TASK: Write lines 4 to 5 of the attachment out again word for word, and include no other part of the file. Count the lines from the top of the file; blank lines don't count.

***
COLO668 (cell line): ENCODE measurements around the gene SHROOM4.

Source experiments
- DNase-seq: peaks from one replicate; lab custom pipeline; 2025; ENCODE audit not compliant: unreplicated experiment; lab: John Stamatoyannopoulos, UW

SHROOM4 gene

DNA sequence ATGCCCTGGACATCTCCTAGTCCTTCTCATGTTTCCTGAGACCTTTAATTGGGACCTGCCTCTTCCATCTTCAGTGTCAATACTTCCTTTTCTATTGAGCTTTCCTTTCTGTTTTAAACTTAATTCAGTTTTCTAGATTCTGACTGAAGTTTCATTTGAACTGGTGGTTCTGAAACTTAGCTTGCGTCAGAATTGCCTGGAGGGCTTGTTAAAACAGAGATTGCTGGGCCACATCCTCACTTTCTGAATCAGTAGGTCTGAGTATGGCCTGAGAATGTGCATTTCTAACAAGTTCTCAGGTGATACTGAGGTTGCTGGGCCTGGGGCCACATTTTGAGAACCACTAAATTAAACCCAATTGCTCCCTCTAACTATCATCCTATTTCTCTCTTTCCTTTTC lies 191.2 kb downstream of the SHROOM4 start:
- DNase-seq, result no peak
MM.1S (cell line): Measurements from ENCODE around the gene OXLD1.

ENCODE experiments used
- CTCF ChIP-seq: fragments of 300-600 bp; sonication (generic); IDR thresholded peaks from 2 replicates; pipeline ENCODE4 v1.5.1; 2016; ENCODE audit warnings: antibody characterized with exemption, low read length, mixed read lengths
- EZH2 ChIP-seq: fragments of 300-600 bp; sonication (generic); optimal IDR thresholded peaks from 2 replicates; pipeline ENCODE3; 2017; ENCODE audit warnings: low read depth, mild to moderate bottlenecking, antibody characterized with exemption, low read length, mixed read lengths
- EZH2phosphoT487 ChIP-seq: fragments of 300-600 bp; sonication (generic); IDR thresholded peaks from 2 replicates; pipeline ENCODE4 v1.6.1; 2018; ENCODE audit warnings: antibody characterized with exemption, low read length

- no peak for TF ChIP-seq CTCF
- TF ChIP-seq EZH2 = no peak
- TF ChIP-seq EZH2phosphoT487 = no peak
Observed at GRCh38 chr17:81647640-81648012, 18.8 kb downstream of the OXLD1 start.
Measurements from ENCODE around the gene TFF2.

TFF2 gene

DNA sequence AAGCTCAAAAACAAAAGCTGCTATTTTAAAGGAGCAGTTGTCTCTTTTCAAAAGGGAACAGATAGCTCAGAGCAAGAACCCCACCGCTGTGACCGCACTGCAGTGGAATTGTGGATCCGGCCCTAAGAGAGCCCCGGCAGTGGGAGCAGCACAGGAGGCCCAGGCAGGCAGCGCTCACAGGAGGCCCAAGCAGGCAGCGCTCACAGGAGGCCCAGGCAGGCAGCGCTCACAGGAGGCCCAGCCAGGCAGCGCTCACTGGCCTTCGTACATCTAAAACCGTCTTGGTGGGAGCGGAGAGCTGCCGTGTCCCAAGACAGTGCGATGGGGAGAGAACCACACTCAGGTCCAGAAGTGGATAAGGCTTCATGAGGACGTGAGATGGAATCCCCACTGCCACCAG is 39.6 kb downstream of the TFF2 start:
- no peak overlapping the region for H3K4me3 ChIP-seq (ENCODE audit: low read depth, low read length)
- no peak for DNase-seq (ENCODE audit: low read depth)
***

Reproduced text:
SHROOM4 gene

DNA sequence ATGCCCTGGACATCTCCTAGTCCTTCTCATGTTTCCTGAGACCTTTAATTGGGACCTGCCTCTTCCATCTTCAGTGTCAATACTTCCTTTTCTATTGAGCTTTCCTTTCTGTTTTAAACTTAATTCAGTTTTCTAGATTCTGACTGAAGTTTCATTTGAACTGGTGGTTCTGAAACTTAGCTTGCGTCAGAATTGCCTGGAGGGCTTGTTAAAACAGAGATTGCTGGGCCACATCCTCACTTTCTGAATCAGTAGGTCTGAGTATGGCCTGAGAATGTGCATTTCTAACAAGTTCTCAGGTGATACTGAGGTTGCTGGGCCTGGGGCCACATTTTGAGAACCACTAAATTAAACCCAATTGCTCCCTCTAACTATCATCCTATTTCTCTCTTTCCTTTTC lies 191.2 kb downstream of the SHROOM4 start: